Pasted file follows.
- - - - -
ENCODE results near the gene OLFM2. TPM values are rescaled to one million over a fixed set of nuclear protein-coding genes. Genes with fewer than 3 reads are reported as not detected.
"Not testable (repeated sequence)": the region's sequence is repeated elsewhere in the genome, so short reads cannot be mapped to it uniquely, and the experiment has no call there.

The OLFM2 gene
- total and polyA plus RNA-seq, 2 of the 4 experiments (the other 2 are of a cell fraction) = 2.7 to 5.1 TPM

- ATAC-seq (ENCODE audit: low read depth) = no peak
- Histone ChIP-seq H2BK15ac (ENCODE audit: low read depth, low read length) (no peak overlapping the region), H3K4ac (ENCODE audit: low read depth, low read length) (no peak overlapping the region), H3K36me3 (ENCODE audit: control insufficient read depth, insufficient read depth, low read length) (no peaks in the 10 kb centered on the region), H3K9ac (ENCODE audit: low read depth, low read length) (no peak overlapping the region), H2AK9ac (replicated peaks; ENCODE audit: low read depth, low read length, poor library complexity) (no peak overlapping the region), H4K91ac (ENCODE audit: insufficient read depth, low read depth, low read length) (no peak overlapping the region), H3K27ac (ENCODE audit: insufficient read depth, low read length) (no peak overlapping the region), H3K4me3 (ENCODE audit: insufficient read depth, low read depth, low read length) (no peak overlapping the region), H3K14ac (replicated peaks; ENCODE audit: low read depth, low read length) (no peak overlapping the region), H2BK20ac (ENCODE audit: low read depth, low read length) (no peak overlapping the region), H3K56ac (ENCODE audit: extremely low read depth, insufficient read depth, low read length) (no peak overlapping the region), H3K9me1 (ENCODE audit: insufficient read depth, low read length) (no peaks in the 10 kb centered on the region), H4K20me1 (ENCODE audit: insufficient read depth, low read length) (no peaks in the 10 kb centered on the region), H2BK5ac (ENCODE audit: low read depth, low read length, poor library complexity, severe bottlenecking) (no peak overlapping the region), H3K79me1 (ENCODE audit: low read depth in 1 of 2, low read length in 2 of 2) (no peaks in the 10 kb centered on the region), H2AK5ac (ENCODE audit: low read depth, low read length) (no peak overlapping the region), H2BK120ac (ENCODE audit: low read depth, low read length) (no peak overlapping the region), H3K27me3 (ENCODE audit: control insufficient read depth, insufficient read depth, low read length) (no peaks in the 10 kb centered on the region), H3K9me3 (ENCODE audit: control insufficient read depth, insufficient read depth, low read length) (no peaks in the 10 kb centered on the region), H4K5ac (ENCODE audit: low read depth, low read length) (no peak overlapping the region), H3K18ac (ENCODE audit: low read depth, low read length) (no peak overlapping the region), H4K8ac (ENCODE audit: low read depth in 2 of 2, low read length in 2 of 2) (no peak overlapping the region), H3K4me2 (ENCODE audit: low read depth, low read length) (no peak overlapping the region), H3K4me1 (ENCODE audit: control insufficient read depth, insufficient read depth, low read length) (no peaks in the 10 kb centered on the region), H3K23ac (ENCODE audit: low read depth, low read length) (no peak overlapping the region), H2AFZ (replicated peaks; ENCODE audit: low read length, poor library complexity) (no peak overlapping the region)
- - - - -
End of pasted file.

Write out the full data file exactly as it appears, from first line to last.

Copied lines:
ENCODE results near the gene OLFM2. TPM values are rescaled to one million over a fixed set of nuclear protein-coding genes. Genes with fewer than 3 reads are reported as not detected.
"Not testable (repeated sequence)": the region's sequence is repeated elsewhere in the genome, so short reads cannot be mapped to it uniquely, and the experiment has no call there.

The OLFM2 gene
- total and polyA plus RNA-seq, 2 of the 4 experiments (the other 2 are of a cell fraction) = 2.7 to 5.1 TPM

- ATAC-seq (ENCODE audit: low read depth) = no peak
- Histone ChIP-seq H2BK15ac (ENCODE audit: low read depth, low read length) (no peak overlapping the region), H3K4ac (ENCODE audit: low read depth, low read length) (no peak overlapping the region), H3K36me3 (ENCODE audit: control insufficient read depth, insufficient read depth, low read length) (no peaks in the 10 kb centered on the region), H3K9ac (ENCODE audit: low read depth, low read length) (no peak overlapping the region), H2AK9ac (replicated peaks; ENCODE audit: low read depth, low read length, poor library complexity) (no peak overlapping the region), H4K91ac (ENCODE audit: insufficient read depth, low read depth, low read length) (no peak overlapping the region), H3K27ac (ENCODE audit: insufficient read depth, low read length) (no peak overlapping the region), H3K4me3 (ENCODE audit: insufficient read depth, low read depth, low read length) (no peak overlapping the region), H3K14ac (replicated peaks; ENCODE audit: low read depth, low read length) (no peak overlapping the region), H2BK20ac (ENCODE audit: low read depth, low read length) (no peak overlapping the region), H3K56ac (ENCODE audit: extremely low read depth, insufficient read depth, low read length) (no peak overlapping the region), H3K9me1 (ENCODE audit: insufficient read depth, low read length) (no peaks in the 10 kb centered on the region), H4K20me1 (ENCODE audit: insufficient read depth, low read length) (no peaks in the 10 kb centered on the region), H2BK5ac (ENCODE audit: low read depth, low read length, poor library complexity, severe bottlenecking) (no peak overlapping the region), H3K79me1 (ENCODE audit: low read depth in 1 of 2, low read length in 2 of 2) (no peaks in the 10 kb centered on the region), H2AK5ac (ENCODE audit: low read depth, low read length) (no peak overlapping the region), H2BK120ac (ENCODE audit: low read depth, low read length) (no peak overlapping the region), H3K27me3 (ENCODE audit: control insufficient read depth, insufficient read depth, low read length) (no peaks in the 10 kb centered on the region), H3K9me3 (ENCODE audit: control insufficient read depth, insufficient read depth, low read length) (no peaks in the 10 kb centered on the region), H4K5ac (ENCODE audit: low read depth, low read length) (no peak overlapping the region), H3K18ac (ENCODE audit: low read depth, low read length) (no peak overlapping the region), H4K8ac (ENCODE audit: low read depth in 2 of 2, low read length in 2 of 2) (no peak overlapping the region), H3K4me2 (ENCODE audit: low read depth, low read length) (no peak overlapping the region), H3K4me1 (ENCODE audit: control insufficient read depth, insufficient read depth, low read length) (no peaks in the 10 kb centered on the region), H3K23ac (ENCODE audit: low read depth, low read length) (no peak overlapping the region), H2AFZ (replicated peaks; ENCODE audit: low read length, poor library complexity) (no peak overlapping the region)